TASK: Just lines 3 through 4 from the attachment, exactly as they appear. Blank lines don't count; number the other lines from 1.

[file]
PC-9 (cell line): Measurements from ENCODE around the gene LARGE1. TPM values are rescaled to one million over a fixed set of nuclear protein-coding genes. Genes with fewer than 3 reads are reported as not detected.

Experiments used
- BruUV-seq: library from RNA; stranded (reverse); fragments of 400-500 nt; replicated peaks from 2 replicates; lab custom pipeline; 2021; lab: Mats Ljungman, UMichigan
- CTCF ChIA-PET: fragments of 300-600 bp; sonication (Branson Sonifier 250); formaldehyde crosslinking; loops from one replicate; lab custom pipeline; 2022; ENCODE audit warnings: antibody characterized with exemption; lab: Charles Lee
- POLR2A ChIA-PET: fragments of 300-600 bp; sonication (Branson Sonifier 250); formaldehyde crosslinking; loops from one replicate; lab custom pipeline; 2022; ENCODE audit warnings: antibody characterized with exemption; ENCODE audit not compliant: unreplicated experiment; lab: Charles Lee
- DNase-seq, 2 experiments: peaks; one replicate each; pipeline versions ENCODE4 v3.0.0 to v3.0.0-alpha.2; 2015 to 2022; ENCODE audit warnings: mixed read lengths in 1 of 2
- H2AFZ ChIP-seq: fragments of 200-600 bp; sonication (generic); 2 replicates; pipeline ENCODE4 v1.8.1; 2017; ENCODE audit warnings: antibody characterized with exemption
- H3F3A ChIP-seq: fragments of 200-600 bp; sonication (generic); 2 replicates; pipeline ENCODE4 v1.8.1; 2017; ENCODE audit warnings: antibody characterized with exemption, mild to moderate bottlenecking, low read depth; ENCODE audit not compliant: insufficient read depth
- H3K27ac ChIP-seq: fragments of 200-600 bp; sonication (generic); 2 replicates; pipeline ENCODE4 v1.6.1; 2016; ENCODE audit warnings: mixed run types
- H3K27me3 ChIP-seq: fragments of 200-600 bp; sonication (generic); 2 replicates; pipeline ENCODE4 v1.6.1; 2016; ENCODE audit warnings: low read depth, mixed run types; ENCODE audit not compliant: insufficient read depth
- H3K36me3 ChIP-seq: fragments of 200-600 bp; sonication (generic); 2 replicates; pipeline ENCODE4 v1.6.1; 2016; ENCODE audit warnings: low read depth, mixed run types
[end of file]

- BruUV-seq: library from RNA; stranded (reverse); fragments of 400-500 nt; replicated peaks from 2 replicates; lab custom pipeline; 2021; lab: Mats Ljungman, UMichigan
- CTCF ChIA-PET: fragments of 300-600 bp; sonication (Branson Sonifier 250); formaldehyde crosslinking; loops from one replicate; lab custom pipeline; 2022; ENCODE audit warnings: antibody characterized with exemption; lab: Charles Lee